With their underdog status, packed crowds expected for home matches and an intriguingly remote location, Yanbian will be a lot neutrals’ favourites this season, but they will also be most people’s favourites to go down. The parallels with Harbin Yiteng circa 2014 are obvious, but anybody who writes Yanbian off as an easy three points for an opponent is in danger of looking as foolish as those who predicted them to be battling against relegation in last year’s League One.
Park’s men will certainly find life tough in the top flight and they could be on the end of one or two heavy defeats at the hands of the division’s heavyweights. But their tenacity, hard work and fitness levels are higher than many clubs who were dwelling in the bottom half of last year’s Super League and Yanbian will be competitive in the majority of games they play, and probably every match at home.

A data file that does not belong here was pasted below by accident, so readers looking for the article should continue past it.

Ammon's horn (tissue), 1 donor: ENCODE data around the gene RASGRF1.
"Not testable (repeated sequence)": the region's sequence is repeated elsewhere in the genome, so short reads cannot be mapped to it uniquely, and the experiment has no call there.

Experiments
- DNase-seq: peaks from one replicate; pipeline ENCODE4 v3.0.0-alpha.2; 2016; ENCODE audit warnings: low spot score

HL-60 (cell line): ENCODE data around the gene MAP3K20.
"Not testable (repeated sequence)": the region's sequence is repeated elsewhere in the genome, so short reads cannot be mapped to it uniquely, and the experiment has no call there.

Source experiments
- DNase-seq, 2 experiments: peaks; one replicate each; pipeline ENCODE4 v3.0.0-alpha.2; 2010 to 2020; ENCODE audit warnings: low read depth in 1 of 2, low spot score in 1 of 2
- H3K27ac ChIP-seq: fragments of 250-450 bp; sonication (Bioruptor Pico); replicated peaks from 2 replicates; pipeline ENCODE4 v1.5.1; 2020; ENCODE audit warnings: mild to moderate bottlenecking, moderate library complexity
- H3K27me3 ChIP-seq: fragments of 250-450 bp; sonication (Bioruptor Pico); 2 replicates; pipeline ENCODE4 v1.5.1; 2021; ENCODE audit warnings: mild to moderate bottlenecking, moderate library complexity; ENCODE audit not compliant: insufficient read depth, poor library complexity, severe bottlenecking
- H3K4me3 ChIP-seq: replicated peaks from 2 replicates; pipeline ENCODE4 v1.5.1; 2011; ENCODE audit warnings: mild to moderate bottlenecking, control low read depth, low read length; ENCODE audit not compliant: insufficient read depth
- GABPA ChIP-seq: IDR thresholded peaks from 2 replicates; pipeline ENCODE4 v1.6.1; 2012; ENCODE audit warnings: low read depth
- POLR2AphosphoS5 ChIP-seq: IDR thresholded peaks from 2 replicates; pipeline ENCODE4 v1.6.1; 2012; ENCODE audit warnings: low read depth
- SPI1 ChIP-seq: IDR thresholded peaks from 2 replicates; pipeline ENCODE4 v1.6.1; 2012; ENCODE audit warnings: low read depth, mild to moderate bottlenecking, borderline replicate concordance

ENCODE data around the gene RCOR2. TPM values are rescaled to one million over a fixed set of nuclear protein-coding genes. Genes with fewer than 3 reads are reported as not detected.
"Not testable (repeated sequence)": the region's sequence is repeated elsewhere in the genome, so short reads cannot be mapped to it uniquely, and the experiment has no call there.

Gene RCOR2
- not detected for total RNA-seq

Whether that’s enough to keep them in the division remains to be seen, but we’re in the predictions game here and this article says that Yanbian will stay up this season and win many friends along the way. Tomorrow’s opener away to Shanghai Shenhua is the beginning of what promises to be a memorable year for the Yanbian faithful and anyone else who wants to tag along for the ride.
Author: Jamie McIlroy
Based in China for five years, Jamie has been exploring tiny little third tier Hubei cities without football teams or decent internet connections, but is now a regular at China League One side Wuhan Zall.
A keen football afficionado, he regularly takes in the Chinese Super League, enjoying matches in Shanghai, Hangzhou, Guangzhou and Nanjing.
Jamie is also a keen observer of the fortunes of the Chinese National side.